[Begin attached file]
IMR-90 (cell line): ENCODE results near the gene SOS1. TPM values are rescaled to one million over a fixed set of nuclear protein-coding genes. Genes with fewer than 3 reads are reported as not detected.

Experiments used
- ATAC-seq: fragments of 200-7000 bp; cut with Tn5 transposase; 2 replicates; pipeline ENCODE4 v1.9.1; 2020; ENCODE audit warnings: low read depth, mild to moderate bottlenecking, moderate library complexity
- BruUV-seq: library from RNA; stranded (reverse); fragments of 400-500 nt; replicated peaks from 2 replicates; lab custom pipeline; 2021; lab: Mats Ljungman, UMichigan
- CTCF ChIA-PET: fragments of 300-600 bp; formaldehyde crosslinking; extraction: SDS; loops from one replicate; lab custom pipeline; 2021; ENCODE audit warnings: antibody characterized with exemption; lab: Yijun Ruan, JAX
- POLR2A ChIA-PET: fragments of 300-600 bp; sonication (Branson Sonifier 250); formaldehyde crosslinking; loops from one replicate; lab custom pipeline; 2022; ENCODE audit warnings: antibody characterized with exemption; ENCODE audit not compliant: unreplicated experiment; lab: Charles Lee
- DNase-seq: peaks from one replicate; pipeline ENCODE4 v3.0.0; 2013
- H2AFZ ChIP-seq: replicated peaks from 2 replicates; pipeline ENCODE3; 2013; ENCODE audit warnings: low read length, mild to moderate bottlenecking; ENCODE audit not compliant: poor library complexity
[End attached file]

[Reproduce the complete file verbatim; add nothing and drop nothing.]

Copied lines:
IMR-90 (cell line): ENCODE results near the gene SOS1. TPM values are rescaled to one million over a fixed set of nuclear protein-coding genes. Genes with fewer than 3 reads are reported as not detected.

Experiments used
- ATAC-seq: fragments of 200-7000 bp; cut with Tn5 transposase; 2 replicates; pipeline ENCODE4 v1.9.1; 2020; ENCODE audit warnings: low read depth, mild to moderate bottlenecking, moderate library complexity
- BruUV-seq: library from RNA; stranded (reverse); fragments of 400-500 nt; replicated peaks from 2 replicates; lab custom pipeline; 2021; lab: Mats Ljungman, UMichigan
- CTCF ChIA-PET: fragments of 300-600 bp; formaldehyde crosslinking; extraction: SDS; loops from one replicate; lab custom pipeline; 2021; ENCODE audit warnings: antibody characterized with exemption; lab: Yijun Ruan, JAX
- POLR2A ChIA-PET: fragments of 300-600 bp; sonication (Branson Sonifier 250); formaldehyde crosslinking; loops from one replicate; lab custom pipeline; 2022; ENCODE audit warnings: antibody characterized with exemption; ENCODE audit not compliant: unreplicated experiment; lab: Charles Lee
- DNase-seq: peaks from one replicate; pipeline ENCODE4 v3.0.0; 2013
- H2AFZ ChIP-seq: replicated peaks from 2 replicates; pipeline ENCODE3; 2013; ENCODE audit warnings: low read length, mild to moderate bottlenecking; ENCODE audit not compliant: poor library complexity